Britain will offer to share millions of doses of AstraZeneca’s Covid vaccine made at a factory in the Netherlands in a desperate peace offering to the European Union, it was claimed today.
Boris Johnson is trying to defuse a vaccine stand-off with EU chiefs, who are facing a third wave of coronavirus on the continent, and warning that Britain could also suffer from yet another spike in infections ‘in due course’.
The Prime Minister warned today that ‘previous experience has taught us that when a wave hits our friends, it washes up on our shores as well’ and said the UK’s best defence was to keep vaccinating at full speed.
Infection numbers are surging yet again in major countries across the channel, including France, Germany, Belgium and the Netherlands but, for now, they remain flat and low in the UK, which has a far better vaccine programme.
Mr Johnson’s comments come amid growing fears the EU will push ahead with an extraordinary export ban on Pfizer and AstraZeneca jabs made on the continent, in a move which could delay the UK’s rollout by months.
The row appears to be centred around a factory run by the firm Halix in Leiden, Netherlands, which has promised supplies to both the UK and Europe but is not yet an approved supplier to either. Halix has already shipped a batch of unknown size to Britain but it can’t yet be used, MailOnline understands, and is reported to be in possession of five to 10million more doses that the EU and UK are now wrangling over.
European chiefs are threatening to shut down exports if they don’t get priority access to vaccines made on their turf, regardless of companies’ agreements with the UK, so Downing Street is considering offering some of the supplies as a compromise, The Times reports.
In other twists and turns in the coronavirus crisis today:
- AstraZeneca’s coronavirus vaccine is 100 per cent effective at keeping people out of hospital and stopping them dying of the disease, a US trial found today;
- Ministers today dealt a fresh blow to hopes of summer holidays abroad this year as they urged Britons to ‘hold off’ on booking a foreign trip
- Every adult will be encouraged to test themselves at least twice a week under new plans to help ease Britain out of lockdown;
- Half of Britain’s cases are now being checked for jab-resistant variants that could derail the coronavirus exit strategy.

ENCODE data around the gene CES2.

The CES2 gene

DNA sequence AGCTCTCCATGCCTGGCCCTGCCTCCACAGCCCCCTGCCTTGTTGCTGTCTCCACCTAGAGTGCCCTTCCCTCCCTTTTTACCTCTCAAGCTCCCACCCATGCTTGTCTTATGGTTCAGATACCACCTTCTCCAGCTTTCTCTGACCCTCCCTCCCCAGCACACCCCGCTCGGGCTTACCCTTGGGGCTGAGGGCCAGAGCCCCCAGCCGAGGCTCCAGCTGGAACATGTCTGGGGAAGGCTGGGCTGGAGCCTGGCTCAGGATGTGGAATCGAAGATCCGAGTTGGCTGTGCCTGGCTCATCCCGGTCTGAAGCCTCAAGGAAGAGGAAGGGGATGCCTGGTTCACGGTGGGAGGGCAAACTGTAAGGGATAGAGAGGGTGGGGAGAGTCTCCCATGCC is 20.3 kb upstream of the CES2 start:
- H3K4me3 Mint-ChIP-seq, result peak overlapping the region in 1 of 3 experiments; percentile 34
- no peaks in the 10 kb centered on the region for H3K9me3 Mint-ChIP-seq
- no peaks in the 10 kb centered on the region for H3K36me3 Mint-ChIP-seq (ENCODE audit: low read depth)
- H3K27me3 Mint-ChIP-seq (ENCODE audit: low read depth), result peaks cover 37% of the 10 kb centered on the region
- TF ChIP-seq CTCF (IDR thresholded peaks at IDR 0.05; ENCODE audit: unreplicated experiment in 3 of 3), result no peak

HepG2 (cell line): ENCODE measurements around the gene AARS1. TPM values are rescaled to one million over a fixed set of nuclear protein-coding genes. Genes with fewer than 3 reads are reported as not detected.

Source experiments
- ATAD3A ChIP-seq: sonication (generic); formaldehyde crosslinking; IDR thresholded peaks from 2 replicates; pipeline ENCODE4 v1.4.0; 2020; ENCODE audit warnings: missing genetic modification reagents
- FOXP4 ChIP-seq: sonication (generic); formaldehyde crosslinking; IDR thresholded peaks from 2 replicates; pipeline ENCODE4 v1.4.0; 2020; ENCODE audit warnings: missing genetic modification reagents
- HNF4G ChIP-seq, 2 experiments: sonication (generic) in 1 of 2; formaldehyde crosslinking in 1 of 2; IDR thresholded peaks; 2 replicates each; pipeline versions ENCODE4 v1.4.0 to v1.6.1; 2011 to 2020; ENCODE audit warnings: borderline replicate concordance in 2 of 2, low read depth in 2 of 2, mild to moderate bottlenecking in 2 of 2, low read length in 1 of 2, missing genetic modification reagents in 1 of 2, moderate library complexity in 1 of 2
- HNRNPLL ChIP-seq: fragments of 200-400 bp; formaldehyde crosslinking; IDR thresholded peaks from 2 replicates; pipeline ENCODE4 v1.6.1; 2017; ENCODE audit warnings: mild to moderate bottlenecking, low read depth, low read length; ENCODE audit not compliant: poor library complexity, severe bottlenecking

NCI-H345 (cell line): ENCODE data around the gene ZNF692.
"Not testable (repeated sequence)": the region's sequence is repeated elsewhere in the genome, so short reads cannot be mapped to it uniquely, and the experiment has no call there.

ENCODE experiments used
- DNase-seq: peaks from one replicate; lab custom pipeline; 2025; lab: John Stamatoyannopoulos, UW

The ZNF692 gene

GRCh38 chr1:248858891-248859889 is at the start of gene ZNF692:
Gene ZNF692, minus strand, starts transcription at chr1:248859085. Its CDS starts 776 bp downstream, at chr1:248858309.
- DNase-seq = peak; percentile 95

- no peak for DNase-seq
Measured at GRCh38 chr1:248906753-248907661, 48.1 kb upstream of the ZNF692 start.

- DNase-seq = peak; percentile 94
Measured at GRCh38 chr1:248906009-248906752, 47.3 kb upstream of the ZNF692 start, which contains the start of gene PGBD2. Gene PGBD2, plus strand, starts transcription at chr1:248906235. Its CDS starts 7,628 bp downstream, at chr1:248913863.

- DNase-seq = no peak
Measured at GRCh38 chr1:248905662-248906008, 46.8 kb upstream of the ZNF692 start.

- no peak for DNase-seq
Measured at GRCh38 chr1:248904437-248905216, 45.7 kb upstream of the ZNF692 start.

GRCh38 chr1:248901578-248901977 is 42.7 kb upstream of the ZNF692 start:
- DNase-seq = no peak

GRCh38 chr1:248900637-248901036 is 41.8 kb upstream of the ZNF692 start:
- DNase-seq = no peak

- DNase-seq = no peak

Germany is one of several European countries heading for tough new lockdown measures as cases spike amid a stalled vaccine roll-out that has left people unprotected
The fixer: Prime Minister Boris Johnson (pictured today) has sent one of his closest allies to India this week in hope of resolving the diplomatic stand-off which could see Britain miss out on 5m doses of AZ vaccine made at the nation’s Serum Institute
Lord Lister (left) will visit the factory — which is sitting on 5million doses the UK was expecting this month — with international trade adviser David Quarrey (right) to negotiate letting the shipment through
AT A GLANCE: DUTCH FACTORY AT THE CENTRE OF THE VACCINE ROW
The AstraZeneca vaccine row appears to be revolving around a single factory in the Netherlands which is supplying the UK with vaccine.
The EU has not yet listed this factory as an approved supplier so can’t use anything it makes, but is demanding that it gets priority access when it does approve it, which is expected to happen this week.
The plant was opened in 2019 in Leiden, Netherlands, and is run by HALIX, a medicines manufacturer that was set up in 2012.
HALIX agreed to manufacture the Oxford/AstraZeneca vaccine in a deal made directly with the university in April 2020.
Other similar vaccines for HIV, Zika and flu have also been made at the facility, meaning it is experienced.
The factory floor covers 6,700m2 – almost the size of a professional football pitch (7,140m2).
It uses huge 1,000-litre bioreactors to farm the active ingredient that goes in the AstraZeneca vaccine, which is essentially a type of cold virus from chimpanzees that has been edited in a way to make it look like the coronavirus. This must be grown naturally and allowed to multiply in huge vats for up to three months at a time.
This is then sent to other facilities for ‘fill and finish’, in which manufacturers put the vaccine into vials, test it and ship it.
The Leiden factory is understood to have sent some doses to the UK at the very start of the rollout but not to have supplied large amounts of doses.
However, it is now said to have enough to make between five and 10million doses of the vaccine – made before the EU had approved the facility, meaning it was under contract with the UK – and this is what politicians are now scrapping over,
Experts have warned the EU’s export ban could hit UK supplies of the AstraZeneca vaccine in May and June. One source suggested the fall in supply could be as much as 20 per cent, but another said the figure was likely to be lower.
An insider told MailOnline that the number of jabs at stake was far lower than the 19million claimed over recent days, and insisted the target for vaccinating all over 50s and then all adults by July is not at risk. ‘We are OK,’ the insider said.
However, with the pace already set to dip next month because of a shortfall in supply from India, the EU threat will raise concerns that the rollout is vulnerable.
An independent analysis last night suggested a total EU export ban could delay the UK’s programme by up to two months. Data analytics firm Airfinity said a total ban would pose ‘a significant risk’.
The EU-UK row centres around one of AstraZeneca’s main manufacturing site in the Netherlands, which has yet to receive EU regulatory approval to supply the continent even though it was listed in the initial deal between the vaccine maker and the bloc.
The plant, run by subcontractor Halix, has not supplied Europe with a single dose of vaccine, despite reportedly having the means to make at least 5million doses.
The mystery around the Halix site is believed to be the reason why AstraZeneca is on track to fall roughly 10million doses short of its target to get 40m to the continent by the end of March.